Luxury meets space in the Audi A6 Avant. It's got a plush interior that is filled with the latest technology, lots of space for your family and everything they might wish to carry, and it's powered by a strong range of engines. Add in that it's also comfortable and quiet, and the A6 Avant is very easy to recommend.
Many modern estate cars are so-called ‘lifestyle' models: an expression that essentially means they have sleek looks and a posh badge, but are more suited to transporting Yorkshire terriers than Irish wolfhounds. Not the Audi A6 Avant, though.

Okay, it is blessed with handsome looks and an upmarket badge, but, because it’s based on the A6 luxury saloon, it’s a big and genuinely practical choice. There are several petrol and diesel engines to choose from, and there's also a sporty S6 model that we review separately here.
This latest A6 Avant also has an efficient range of engines and cutting-edge infotainment and autonomous driving technology borrowed from the much pricier A8. But how does it compare with other posh estates, such as the BMW 5 Series Touring, Mercedes E-Class Estate and Volvo V90?

That’s what we’ll be exploring in this review, plus we’ll outline the versions that make the most sense and the options you might want to add. 
Number of trims6
Available fuel typesdiesel, petrol
MPG range across all versions31.7 - 50.4
Avaliable doors options5
Warranty3 years / 60000 miles
Mercedes E-Class Estate

Like Volvo, Mercedes has a long history of building large family wagons, and the new E-Class Estate is its best yet. It offers more luggage space than all its rivals, while passengers also get plenty of room to stretch out and the interior is both sophisticated and plush. Just make sure you specify air suspension; it’s an expensive option, but delivers a dramatic improvement in ride comfort.

For more than half a century now, Mercedes has been skilfully blending luxury and space in a large estate model that proudly wears that prestigious three-pointed star. In fact, there have been five generations so far, of which four have been dubbed, in one way or another, the Mercedes-Benz E Class Estate.

And in so doing, it set a trend – one that left other premium producers floundering for years until Audi finally evened up the score with its estates, such as today’s A6 Avant, and BMW with its 5 Series Touring. The premium estate market isn't an exclusive German domain, though – the Swedish Volvo V90 is another formidable rival.

Aside from mentioning the facelift that upped equipment levels and tweaked the styling of the latest model in 2020, that’s the history lesson done and dusted. Now let’s focus on how good the current E Class Estate is; after all, tradition is all well and dandy, but here at What Car? it’s overridden, as always, by sound objectivity.

The E Class Estate is available with an impressive lineup of engines – ranging from frugal diesels and a tax-busting plug-in hybrid, all the way up to fire-breathing, hardcore performance-focused AMG models, which we’ve reviewed separately.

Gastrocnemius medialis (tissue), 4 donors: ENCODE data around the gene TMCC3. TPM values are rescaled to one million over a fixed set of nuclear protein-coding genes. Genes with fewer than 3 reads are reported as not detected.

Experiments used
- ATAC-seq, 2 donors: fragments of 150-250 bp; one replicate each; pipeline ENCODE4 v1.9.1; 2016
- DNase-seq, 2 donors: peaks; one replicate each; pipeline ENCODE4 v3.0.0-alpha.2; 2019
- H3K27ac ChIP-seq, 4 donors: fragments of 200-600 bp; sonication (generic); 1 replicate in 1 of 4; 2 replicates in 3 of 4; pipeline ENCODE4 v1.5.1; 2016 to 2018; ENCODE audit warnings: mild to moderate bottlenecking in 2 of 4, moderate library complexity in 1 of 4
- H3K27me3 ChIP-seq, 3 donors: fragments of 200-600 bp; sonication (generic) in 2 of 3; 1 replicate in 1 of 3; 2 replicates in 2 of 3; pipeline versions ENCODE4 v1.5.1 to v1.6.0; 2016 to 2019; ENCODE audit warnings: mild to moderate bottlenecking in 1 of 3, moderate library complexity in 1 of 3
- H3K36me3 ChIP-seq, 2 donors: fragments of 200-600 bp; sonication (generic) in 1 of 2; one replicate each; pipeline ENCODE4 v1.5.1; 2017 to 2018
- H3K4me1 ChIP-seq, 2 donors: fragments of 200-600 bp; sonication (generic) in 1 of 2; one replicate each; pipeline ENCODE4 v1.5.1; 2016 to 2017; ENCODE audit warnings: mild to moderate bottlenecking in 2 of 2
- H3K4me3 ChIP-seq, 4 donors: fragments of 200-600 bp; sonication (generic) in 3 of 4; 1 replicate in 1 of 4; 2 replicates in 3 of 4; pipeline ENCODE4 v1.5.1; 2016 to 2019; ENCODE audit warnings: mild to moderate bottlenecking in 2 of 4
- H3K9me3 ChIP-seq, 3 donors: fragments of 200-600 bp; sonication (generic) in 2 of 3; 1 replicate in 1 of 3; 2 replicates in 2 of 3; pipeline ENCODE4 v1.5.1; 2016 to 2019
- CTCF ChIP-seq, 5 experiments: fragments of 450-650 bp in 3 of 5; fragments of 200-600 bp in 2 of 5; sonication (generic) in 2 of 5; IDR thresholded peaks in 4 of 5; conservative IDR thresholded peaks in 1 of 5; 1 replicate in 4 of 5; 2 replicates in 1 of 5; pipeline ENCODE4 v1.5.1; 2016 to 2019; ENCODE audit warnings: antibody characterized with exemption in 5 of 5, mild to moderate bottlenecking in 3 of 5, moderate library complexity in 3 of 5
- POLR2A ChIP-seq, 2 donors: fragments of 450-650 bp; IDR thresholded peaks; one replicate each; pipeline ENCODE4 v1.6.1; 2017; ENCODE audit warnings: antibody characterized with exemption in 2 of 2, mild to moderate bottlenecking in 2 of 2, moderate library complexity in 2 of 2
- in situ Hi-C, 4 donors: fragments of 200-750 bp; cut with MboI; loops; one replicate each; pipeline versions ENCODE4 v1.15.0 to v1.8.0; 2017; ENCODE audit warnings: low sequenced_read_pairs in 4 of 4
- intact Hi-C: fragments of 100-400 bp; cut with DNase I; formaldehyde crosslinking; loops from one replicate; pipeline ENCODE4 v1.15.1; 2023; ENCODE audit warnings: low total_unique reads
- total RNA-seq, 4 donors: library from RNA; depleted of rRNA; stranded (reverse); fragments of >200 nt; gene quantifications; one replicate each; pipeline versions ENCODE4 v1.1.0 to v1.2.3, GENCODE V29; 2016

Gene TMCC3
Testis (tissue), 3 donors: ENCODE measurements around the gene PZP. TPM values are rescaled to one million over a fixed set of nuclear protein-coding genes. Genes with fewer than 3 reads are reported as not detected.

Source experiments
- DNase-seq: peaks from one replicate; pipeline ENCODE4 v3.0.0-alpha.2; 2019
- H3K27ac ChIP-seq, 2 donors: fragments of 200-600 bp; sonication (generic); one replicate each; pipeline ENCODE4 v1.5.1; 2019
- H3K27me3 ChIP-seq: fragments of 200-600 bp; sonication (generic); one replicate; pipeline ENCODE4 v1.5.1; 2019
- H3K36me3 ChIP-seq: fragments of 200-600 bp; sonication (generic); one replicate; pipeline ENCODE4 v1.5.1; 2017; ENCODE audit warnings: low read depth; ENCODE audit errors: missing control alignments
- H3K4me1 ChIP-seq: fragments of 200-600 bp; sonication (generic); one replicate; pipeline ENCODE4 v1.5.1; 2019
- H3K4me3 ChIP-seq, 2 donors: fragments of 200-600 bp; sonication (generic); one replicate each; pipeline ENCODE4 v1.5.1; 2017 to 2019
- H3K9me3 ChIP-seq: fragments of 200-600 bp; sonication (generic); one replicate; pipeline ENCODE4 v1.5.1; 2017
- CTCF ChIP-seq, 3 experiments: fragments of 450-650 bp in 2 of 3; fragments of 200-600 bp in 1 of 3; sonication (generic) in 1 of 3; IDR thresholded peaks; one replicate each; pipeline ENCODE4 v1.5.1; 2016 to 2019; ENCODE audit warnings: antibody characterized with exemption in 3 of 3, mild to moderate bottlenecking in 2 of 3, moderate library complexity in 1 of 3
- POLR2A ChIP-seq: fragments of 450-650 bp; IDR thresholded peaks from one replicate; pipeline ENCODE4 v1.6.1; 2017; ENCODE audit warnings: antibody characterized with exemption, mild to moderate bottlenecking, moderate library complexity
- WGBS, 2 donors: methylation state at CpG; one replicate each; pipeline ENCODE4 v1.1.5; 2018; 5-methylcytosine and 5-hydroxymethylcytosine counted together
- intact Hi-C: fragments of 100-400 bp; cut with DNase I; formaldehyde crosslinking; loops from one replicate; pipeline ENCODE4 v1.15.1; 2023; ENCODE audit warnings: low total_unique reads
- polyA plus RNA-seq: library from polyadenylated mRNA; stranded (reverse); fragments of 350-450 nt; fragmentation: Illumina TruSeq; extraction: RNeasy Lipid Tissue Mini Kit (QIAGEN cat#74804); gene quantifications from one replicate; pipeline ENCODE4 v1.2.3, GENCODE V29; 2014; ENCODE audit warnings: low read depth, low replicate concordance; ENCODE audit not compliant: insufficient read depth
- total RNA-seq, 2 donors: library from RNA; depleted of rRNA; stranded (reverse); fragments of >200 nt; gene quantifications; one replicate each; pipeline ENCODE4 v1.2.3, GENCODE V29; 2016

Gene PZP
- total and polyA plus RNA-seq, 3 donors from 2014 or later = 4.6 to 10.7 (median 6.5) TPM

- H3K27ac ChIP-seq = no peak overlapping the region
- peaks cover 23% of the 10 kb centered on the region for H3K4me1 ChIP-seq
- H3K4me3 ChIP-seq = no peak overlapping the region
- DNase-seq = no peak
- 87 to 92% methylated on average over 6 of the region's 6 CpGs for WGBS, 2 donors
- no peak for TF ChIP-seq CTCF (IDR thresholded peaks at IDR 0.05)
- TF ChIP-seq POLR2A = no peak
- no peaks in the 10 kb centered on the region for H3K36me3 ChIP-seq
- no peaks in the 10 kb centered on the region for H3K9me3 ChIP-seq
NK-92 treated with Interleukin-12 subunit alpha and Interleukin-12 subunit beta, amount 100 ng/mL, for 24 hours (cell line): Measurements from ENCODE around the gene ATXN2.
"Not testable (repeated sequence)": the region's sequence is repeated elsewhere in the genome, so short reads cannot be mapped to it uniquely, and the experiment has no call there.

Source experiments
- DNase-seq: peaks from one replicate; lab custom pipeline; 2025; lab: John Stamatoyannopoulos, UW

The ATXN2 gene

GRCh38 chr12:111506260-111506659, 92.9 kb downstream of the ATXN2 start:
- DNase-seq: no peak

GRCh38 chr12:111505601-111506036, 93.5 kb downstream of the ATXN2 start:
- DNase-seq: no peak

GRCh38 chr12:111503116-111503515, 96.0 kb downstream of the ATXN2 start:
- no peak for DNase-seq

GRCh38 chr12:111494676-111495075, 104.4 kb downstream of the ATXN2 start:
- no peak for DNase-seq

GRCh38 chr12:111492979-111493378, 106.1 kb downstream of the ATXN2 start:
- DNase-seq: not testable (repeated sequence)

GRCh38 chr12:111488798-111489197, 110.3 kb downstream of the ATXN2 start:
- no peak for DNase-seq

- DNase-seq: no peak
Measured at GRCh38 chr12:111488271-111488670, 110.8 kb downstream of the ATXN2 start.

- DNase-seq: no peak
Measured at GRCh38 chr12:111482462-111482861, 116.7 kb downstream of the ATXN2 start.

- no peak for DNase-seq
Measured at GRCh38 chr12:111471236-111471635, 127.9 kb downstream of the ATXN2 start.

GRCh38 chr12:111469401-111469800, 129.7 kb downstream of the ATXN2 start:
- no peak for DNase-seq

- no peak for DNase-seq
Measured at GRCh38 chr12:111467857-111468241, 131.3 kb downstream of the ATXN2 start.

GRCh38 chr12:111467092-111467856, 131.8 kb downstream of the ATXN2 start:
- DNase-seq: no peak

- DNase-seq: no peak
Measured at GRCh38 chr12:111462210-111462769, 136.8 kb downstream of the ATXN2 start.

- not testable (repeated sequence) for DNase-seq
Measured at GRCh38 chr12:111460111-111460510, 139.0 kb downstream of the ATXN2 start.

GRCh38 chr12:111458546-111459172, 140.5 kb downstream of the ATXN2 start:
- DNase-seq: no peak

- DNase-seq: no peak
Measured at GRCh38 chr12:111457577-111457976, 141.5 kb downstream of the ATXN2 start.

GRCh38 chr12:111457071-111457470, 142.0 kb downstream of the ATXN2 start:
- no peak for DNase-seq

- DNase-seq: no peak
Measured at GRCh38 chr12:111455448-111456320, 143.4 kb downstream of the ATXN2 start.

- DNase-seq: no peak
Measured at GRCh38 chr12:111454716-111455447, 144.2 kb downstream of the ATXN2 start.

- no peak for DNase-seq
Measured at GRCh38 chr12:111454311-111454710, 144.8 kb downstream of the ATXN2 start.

It promises plenty of space for passengers and their luggage, a luxurious, tech-laden interior and, if you pick the right engine, reasonable running costs. But is it the best luxury wagon you can buy, and which engines and trims make the most sense?
Number of trims7
Available fuel typespetrol, diesel, diesel/plugin elec hybrid
MPG range across all versions201.8 - 50.4
Avaliable doors options5
Warranty3 years / No mileage cap
Volkswagen Golf Estate

The Golf Estate is one of those cars that does exactly what it says on the tin, combining the strengths that have consistently kept the Golf hatchback near the top of the UK sales charts with a bigger boot. It's a quiet cruiser with a supple ride and an upmarket interior.

It was the hatchback, launched all the way back in 1974, that made the Golf famous, but this Volkswagen Golf Estate has an awful lot going for it, too. A huge boot with some clever touches gives it plenty of load-lugging appeal to family buyers, and yet it loses little of the current hatchback’s superb dynamics and top-notch refinement.

All of which makes it a cracking all-rounder, with something for almost every family’s needs. And you get a great range of engines to choose from, including tiny three-cylinder petrols, super-economical diesels, right up to a barnstorming 306bhp sports-car-baiting beast that is the Golf R Estate.
If you think an estate buy is the way forward, is the Golf the best one or are others, such as the Skoda Octavia, Ford Focus, or Vauxhall Astra estates, better still?
Number of trims3
Available fuel typesdiesel, petrol
MPG range across all versions47.9 - 61.4
Avaliable doors options5
Warranty3 years / 60000 miles
Volvo V60

The V90 may be the biggest estate in the modern Volvo range, but it's the V60 that's the company's best. It's still a very roomy choice and feels every bit as classy, yet it's cheaper to buy and run and both more comfortable and more enjoyable to drive.
It would be all too easy to come up with some whimsical, antiques dealer-based introduction to the Volvo V60 estate, based loosely around, let’s say, that fella whose name begins with ‘L’ and ends in ‘ovejoy’. But, for starters, that would be an awfully crass way to introduce a car as sharp and shapely as the V60; and it would be wholly out of date for a company that shed its fuddy-duddy, furniture-removal image a long time ago and currently ploughs a style furrow of contemporary chic.